A small, rural elementary school in northern Michigan. An urban charter school in California. Separated by thousands of miles, on any given day such schools may come together to learn about astronomy, weather, habitats and more through the Michigan Science Center’s ECHO Distance Learning Program.
ECHO, which stands for Engaging in Collaborative Hands-On learning, is part of the Science Center’s Traveling Science program. It uses video conferencing to connect classrooms from any location with a museum educator who conducts interactive lessons in real time. For schools that do not have ready access to resources, distance learning like ECHO provides a direct link to informal, hands-on learning that helps bring science, technology, engineering and math (STEM) to life in new and meaningful ways.
“Variety is very important for students, and ECHO helps us approach learning from every direction. When we use a variety of techniques, we can transform how students learn,” said Charles Gibson, Michigan Science Center director of innovation and outreach.
Launched in 2017, ECHO has reached more than 2,500 students in 7 states and Canada. Programs last approximately 45 minutes and require no special hardware or equipment. Hands-on materials are provided to participants in advance. Ms. Whateley from Poupard Elementary in Grosse Pointe, Mich., said, “Our third graders loved our long-distance learning experience!”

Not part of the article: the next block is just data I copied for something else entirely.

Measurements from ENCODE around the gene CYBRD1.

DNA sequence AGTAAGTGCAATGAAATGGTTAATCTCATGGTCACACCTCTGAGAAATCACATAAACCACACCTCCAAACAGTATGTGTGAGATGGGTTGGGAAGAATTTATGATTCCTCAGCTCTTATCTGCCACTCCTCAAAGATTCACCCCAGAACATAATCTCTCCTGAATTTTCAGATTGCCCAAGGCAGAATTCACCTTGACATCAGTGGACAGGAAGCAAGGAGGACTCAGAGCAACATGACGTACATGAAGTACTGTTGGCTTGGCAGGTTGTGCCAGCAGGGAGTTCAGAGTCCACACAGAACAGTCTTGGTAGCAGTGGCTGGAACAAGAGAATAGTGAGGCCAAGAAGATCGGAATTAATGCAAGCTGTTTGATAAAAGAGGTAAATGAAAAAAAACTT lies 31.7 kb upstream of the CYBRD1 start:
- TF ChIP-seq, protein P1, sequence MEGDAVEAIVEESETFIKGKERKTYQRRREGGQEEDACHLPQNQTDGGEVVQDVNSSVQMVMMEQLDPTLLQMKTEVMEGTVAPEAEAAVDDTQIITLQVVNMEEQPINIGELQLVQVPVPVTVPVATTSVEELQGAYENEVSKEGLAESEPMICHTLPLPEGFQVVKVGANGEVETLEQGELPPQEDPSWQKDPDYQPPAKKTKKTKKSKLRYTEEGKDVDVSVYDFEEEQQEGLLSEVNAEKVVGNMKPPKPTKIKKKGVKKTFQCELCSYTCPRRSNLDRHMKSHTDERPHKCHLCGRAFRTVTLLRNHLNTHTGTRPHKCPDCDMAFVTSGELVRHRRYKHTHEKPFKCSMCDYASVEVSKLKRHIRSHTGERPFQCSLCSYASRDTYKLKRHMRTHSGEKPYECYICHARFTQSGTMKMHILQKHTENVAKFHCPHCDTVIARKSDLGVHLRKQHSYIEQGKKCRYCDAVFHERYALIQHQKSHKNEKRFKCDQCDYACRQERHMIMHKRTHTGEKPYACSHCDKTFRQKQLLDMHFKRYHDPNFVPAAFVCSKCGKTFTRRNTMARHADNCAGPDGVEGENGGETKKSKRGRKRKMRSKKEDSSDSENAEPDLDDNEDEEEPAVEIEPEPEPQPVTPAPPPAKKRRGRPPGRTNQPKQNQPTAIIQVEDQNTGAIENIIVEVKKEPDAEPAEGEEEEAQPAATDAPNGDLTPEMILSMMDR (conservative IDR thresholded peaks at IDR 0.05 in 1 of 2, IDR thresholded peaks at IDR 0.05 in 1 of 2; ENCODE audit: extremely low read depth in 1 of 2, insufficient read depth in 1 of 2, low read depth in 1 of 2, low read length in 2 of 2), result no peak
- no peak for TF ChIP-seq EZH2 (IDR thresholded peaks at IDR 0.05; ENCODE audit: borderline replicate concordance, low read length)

ECHO content supports Next Generation Science Standards (NGSS), a new set of national science standards designed to help students achieve a cohesive understanding of science over time. ECHO combines technology and hands-on elements to engage students and transform how they learn. The program is made possible by a $300,000 grant from ITC Holdings Corp. (ITC).
ITC Vice President of Engineering Joe Bennett teamed up with the Science Center for a special Arbor Day lesson on the importance of trees, how ITC works with communities to safely plant the trees away from power lines, and how ITC helps promote natural habitats in its electricity transmission corridors. “ITC is proud to be a longtime supporter of the Michigan Science Center, and to help bring its programming to the far reaches of the state and beyond,” said Bennett. “Furthermore, as a leader in connecting consumers to energy resources, we know firsthand the importance of STEM education in our industry. The budding young scientists, mathematicians and engineers we are helping inspire today will be the ones to develop the energy solutions of the future.”